Ha ha, it's easy to bash any company -- good or bad! Good luck my friend by shorting the companies the above.

  • Report this Comment On November 05, 2011, at 5:49 PM, Bruce87036 wrote:

    Don't I get an email from MF every week about how great MCD is? I got into MCD recently; it's up 5%, but I got it for the dividends.

    Go ahead and bet against it, but don't bet too much.

  • Report this Comment On November 05, 2011, at 6:40 PM, daveandrae wrote:

    I bought my first 500 shares of McDonald's in 2003. My cost basis back then was 13.40. Friday, the stock closed at a market price of 93.81.

    Obviously, after eight and half years, I know far more about this business than you do. The most important of which is not to ever sell it.

  • Report this Comment On November 05, 2011, at 7:53 PM, martinedeboodt wrote:

    I am kind of getting tired reading these radically opposing recommendations from TMF and starting to think giving up my subscription. It is not possible for me to put the right value on articles like this one. I want a service that speaks with one balanced voice. Apparently TMF has too many people who love to push their personal opinions so I might as well look somewhere else for advise.

  • Report this Comment On November 05, 2011, at 8:10 PM, BMFPitt wrote:

    I've made some good money betting against Radio Shack this past year. I don't see any way they will survive as a company, and the only thing I have to fear is an overpriced buyout offer.

  • Report this Comment On November 06, 2011, at 8:27 AM, CommonScents wrote:

    I personally like the opposing recommendations.....the first thing I do when I'm thinking about buying a stock is to get on google and find as many articles as possible that make the case AGAINST owning the stock.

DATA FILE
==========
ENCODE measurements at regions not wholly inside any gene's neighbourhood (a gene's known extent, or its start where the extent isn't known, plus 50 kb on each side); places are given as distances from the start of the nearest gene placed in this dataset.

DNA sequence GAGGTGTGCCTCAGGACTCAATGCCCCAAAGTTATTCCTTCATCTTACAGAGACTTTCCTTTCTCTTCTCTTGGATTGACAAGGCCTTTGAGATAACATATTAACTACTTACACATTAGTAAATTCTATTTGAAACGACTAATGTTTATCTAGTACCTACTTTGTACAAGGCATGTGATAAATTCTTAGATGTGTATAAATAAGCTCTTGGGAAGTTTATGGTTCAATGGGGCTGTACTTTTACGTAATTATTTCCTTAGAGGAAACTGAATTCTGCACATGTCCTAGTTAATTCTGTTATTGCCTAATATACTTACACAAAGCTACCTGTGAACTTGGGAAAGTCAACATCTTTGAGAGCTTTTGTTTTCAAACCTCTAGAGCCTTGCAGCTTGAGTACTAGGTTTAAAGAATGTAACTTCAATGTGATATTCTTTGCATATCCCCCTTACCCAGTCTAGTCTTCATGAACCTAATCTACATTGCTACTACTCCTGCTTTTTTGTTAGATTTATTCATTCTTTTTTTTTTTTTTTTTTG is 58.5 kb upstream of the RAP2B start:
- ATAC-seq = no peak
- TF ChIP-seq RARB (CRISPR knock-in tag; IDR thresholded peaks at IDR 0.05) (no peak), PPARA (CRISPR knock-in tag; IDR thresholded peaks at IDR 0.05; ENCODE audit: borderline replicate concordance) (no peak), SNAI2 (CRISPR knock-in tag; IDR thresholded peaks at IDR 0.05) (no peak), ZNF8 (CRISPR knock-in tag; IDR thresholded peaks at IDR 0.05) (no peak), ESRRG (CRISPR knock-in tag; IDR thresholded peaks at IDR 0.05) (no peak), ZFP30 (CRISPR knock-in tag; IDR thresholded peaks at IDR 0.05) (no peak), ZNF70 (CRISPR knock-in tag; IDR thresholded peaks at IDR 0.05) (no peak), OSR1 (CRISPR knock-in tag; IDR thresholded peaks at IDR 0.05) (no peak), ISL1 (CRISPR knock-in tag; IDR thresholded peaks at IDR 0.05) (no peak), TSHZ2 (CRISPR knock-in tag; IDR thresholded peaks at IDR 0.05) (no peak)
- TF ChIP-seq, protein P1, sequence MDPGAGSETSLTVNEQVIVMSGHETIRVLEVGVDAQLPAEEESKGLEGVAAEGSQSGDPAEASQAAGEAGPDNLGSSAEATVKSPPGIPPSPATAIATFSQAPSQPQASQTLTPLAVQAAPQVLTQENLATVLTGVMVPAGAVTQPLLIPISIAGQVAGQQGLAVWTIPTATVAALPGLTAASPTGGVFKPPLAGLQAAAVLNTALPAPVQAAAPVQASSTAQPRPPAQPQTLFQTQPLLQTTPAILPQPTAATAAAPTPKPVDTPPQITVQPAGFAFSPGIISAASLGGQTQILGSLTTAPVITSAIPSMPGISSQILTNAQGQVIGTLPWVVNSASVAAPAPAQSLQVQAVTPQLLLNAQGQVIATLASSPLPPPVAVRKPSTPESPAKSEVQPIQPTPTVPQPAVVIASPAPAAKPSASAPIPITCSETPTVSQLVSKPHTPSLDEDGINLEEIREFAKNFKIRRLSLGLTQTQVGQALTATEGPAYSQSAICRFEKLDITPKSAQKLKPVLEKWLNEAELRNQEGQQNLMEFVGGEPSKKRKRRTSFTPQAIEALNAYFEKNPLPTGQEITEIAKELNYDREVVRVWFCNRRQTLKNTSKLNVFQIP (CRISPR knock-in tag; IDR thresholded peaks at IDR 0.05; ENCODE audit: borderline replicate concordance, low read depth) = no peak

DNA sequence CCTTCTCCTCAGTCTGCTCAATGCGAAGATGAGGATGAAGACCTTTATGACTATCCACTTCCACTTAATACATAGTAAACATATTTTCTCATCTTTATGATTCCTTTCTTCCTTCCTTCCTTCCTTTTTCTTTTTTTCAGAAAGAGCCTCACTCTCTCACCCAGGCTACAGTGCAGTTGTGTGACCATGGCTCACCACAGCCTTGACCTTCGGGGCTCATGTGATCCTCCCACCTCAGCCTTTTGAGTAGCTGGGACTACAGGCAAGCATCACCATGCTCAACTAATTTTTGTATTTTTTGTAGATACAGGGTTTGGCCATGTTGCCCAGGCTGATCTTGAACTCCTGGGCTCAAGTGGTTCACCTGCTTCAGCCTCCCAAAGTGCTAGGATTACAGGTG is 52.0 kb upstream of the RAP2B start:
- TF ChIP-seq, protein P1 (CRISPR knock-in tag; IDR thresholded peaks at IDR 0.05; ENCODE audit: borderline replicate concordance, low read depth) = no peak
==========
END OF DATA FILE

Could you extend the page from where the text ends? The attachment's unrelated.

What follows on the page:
• Report this Comment On November 06, 2011, at 5:28 PM, dctodd27 wrote:

    Totally agree with the author on MCD. It is overvalued on a number of different metrics. Just because its been a great stock for 8 years doesn't mean it will be a great stock for the next 8. Much better opportunities out there...

  • Report this Comment On November 07, 2011, at 3:28 AM, TrackUltraLong wrote:

    To collectively answer those who've commented on my dislike for McDonald's, I'd refer you to the Bash My Stock article for a more thorough explanation as to why I'm not a big fan of the golden arches in 2012.

    http://www.fool.com/investing/general/2011/10/25/bash-my-sto...

    TMFUltraLong

  • Report this Comment On November 08, 2011, at 1:58 AM, ikkyu2 wrote:

    Not in agreement with your thesis about MO. They are protected from litigation since the Master Settlement and they have the best management team and the best widget-like product in the world.

    As a doc I regularly engage people in smoking cessation chats; as an MO shareholder I must admit that very few of these chats are successful, although insurers pay me for them. Not only that, but if you look at what Altria did in Scandinavia before the split, you can get a sneak preview of how PMUSA can prosper and continue to thrive in an increasingly smoke-free America: smokeless, snus, etc. They nearly cornered the Scandinavian tobacco market. No reason they can't do it here; they're a little more dominant every year.